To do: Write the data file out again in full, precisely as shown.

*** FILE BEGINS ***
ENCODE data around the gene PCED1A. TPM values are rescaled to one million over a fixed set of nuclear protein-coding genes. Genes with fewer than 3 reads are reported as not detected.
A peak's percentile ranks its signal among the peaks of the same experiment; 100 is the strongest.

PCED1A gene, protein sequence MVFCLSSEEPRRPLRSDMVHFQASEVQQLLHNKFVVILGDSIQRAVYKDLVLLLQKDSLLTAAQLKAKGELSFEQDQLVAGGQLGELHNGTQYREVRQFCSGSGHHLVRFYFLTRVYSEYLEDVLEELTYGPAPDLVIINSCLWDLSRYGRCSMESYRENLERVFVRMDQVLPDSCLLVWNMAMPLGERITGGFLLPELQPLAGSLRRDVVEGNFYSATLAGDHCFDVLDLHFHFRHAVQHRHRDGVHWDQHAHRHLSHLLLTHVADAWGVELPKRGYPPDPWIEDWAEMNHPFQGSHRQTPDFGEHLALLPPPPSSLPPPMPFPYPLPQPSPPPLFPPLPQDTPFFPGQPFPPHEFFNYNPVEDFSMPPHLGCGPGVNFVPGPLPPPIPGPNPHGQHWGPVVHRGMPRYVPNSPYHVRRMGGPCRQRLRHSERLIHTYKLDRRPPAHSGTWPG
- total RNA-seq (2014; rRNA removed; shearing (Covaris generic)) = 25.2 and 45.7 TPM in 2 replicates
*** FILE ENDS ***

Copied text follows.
ENCODE data around the gene PCED1A. TPM values are rescaled to one million over a fixed set of nuclear protein-coding genes. Genes with fewer than 3 reads are reported as not detected.
A peak's percentile ranks its signal among the peaks of the same experiment; 100 is the strongest.

PCED1A gene, protein sequence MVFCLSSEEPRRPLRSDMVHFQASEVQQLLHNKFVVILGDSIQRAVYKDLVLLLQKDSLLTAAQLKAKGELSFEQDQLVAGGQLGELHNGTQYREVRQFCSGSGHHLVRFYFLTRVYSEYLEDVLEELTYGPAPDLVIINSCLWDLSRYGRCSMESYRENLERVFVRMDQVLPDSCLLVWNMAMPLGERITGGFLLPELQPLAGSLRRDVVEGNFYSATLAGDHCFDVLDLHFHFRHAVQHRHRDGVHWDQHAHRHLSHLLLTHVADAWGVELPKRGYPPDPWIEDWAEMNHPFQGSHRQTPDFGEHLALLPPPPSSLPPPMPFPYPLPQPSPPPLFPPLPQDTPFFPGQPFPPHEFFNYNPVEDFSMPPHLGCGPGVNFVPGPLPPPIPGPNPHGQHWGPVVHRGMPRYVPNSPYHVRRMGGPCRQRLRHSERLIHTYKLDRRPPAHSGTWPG
- total RNA-seq (2014; rRNA removed; shearing (Covaris generic)) = 25.2 and 45.7 TPM in 2 replicates